Job Churn Shows Why Targeted Tax Favors Do Not Work

There is constant job loss and creation in the state economy

There is an underappreciated level of both job creation and job loss constantly happening in Michigan. This can be seen in the most recent “job churn” figures covering July through September of 2015. During that quarter 195,118 jobs were created in Michigan, and 204,087 jobs disappeared according to the Bureau of Labor Statistics.

That is out of around 3.6 million Michigan jobs included in this particular federal database. Thus, about one out of every 18 Michigan jobs was newly created during this three month span, and another one out of 18 jobs disappeared.

This remarkable “job churn” demonstrates why politicians’ economic development programs repeatedly fail to make much of difference.

Also in the third quarter of 2015, the Michigan Economic Development Corporation announced that companies getting state support would create 1,916 jobs. So even if the programs were costless and all the promised jobs were created (they rarely are), they would represent just 1 percent of the total job creation and destruction that goes on in Michigan every three months. Plus, the awards given to these companies cost taxpayers and this calls into question whether the net effect is positive for the state.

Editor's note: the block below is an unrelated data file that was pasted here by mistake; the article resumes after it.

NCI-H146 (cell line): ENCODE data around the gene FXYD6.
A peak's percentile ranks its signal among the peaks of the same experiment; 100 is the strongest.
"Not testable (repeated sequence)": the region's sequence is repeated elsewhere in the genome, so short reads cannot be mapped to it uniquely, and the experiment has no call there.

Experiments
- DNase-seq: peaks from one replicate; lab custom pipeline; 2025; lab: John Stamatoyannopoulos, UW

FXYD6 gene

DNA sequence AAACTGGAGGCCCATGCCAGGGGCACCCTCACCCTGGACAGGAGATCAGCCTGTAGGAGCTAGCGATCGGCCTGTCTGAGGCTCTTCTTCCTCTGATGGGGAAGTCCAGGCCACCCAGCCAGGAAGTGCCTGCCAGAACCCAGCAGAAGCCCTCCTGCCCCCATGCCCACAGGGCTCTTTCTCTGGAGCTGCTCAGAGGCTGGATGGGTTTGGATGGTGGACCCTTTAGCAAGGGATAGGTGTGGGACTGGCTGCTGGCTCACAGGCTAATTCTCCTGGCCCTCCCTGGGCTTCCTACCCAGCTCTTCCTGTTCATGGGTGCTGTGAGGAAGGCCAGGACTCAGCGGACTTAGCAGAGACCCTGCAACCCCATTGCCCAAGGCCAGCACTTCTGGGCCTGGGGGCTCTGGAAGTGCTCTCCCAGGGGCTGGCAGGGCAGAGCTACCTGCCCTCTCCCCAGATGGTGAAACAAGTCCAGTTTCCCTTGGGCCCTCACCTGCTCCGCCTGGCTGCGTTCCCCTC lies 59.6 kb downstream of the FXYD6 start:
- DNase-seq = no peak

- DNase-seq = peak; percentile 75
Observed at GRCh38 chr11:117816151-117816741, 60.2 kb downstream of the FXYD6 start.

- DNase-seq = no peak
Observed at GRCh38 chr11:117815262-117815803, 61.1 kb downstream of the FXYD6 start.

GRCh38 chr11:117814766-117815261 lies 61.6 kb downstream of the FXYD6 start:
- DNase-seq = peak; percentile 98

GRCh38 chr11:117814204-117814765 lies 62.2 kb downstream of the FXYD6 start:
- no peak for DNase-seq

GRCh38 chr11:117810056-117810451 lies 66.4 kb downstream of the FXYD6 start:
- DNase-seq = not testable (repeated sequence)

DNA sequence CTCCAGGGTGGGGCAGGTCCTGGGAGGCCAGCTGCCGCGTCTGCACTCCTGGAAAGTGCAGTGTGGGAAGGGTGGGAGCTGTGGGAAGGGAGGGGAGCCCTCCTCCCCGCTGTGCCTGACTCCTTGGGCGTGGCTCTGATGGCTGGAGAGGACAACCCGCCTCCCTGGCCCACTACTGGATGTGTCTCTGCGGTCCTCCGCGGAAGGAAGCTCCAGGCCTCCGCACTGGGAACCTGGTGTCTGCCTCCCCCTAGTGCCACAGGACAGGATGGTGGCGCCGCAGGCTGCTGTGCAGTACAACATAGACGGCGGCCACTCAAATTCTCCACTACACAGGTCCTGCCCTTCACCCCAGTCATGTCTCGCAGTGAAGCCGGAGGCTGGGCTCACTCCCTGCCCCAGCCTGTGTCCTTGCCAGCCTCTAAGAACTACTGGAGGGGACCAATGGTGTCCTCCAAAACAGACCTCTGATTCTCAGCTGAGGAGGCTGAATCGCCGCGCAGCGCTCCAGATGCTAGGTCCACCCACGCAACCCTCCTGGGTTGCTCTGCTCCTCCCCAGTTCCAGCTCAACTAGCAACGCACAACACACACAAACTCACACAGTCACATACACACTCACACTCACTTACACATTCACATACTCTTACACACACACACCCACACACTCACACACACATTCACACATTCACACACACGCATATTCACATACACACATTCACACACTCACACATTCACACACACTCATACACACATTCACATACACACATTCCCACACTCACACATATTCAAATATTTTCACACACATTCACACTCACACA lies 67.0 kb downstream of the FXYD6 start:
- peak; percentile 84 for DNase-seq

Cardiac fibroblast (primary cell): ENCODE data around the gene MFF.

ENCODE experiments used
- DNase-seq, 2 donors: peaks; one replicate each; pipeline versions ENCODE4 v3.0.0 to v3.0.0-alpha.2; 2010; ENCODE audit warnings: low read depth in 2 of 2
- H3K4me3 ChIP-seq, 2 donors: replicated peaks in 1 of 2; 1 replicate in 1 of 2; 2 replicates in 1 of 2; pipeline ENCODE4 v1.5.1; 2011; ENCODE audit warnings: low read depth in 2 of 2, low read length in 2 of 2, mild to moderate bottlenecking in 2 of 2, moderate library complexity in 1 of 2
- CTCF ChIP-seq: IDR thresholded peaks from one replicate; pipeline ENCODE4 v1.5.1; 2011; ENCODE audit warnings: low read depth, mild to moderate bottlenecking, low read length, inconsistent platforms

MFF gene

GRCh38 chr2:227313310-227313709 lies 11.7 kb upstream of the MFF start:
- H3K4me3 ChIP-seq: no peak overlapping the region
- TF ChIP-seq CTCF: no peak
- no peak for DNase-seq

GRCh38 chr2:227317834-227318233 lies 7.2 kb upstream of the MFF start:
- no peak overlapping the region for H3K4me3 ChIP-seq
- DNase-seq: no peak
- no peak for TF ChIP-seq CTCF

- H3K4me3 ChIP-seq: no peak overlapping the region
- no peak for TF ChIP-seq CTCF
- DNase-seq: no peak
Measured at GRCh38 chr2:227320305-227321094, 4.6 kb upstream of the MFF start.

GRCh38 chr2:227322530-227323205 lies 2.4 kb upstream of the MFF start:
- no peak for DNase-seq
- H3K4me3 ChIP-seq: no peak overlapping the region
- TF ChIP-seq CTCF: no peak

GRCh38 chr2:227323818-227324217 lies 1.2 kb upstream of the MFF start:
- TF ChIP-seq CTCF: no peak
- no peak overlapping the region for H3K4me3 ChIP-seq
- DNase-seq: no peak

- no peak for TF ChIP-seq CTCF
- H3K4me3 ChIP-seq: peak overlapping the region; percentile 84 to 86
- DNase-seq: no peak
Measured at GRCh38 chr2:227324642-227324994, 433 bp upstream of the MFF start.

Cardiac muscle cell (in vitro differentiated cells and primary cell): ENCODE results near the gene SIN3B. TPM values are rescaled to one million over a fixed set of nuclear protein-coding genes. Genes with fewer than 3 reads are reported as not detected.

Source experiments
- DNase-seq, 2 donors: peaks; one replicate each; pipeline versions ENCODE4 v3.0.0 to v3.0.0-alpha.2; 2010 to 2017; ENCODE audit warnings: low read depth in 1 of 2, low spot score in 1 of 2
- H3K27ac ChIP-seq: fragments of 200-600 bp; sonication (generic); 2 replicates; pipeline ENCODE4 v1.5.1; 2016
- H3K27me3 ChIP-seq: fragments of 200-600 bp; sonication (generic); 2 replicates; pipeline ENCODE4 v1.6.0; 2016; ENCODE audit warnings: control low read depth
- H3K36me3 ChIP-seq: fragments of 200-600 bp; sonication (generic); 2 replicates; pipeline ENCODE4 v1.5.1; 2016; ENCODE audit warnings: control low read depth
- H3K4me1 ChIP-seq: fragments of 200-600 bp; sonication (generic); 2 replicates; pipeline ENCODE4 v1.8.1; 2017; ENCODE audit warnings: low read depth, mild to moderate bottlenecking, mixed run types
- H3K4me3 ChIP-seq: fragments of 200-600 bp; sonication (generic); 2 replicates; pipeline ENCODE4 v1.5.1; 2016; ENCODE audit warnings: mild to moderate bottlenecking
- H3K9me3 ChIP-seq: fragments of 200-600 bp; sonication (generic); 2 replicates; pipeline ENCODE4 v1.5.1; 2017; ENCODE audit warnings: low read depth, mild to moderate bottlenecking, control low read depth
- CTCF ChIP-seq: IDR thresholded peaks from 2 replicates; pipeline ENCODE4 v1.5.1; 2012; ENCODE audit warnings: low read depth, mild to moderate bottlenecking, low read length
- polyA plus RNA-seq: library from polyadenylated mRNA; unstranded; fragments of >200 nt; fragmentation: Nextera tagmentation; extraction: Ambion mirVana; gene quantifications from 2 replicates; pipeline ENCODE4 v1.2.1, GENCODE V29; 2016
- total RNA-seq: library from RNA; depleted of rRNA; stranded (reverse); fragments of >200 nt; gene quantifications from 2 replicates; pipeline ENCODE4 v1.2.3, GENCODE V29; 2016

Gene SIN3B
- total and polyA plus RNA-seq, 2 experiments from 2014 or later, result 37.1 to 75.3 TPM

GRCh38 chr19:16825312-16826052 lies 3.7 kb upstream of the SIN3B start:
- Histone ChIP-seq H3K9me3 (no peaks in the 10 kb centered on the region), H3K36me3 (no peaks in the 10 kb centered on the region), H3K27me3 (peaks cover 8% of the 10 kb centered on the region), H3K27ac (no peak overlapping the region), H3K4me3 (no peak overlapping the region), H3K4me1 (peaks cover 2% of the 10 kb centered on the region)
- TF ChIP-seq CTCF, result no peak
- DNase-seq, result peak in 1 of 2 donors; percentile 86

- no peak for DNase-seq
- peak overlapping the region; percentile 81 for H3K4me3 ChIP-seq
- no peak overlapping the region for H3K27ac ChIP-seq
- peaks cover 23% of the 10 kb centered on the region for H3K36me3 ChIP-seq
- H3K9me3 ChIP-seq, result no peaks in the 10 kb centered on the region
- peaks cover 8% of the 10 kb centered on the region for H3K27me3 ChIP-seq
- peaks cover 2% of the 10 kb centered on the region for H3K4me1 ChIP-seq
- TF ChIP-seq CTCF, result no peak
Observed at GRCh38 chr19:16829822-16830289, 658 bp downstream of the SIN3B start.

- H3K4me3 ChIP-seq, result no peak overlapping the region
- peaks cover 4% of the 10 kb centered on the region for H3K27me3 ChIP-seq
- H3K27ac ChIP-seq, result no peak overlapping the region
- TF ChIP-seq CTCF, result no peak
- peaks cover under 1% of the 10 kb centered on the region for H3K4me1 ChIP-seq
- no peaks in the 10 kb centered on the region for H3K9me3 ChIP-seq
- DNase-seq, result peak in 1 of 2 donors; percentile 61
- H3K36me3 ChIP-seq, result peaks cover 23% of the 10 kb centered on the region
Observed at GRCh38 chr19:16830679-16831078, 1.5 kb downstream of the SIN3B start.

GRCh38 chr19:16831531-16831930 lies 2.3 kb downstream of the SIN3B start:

Michigan Job Churn

Nevertheless, the case for keeping these programs is often cast in terms of pragmatism. To paraphrase, boosters say they don’t care about ideology, only about doing things that create jobs.

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Except the programs are not pragmatic. They are unable to produce the effect that they claim. They have no real or measurable practical impact. As the job churn figures illustrate, their scope and magnitude are just a fraction of what would be required to have a meaningful impact on the economy.

Instead, the things that matter to the state’s economic growth are broad-based rules and policies that impact a large number of businesses. The state has improved some of these over the last several years, but ought to consider more — such as lowering the state income tax rate, reducing the state’s regulatory burden and lowering the barrier to entrepreneurship by scaling back occupational licensing requirements.


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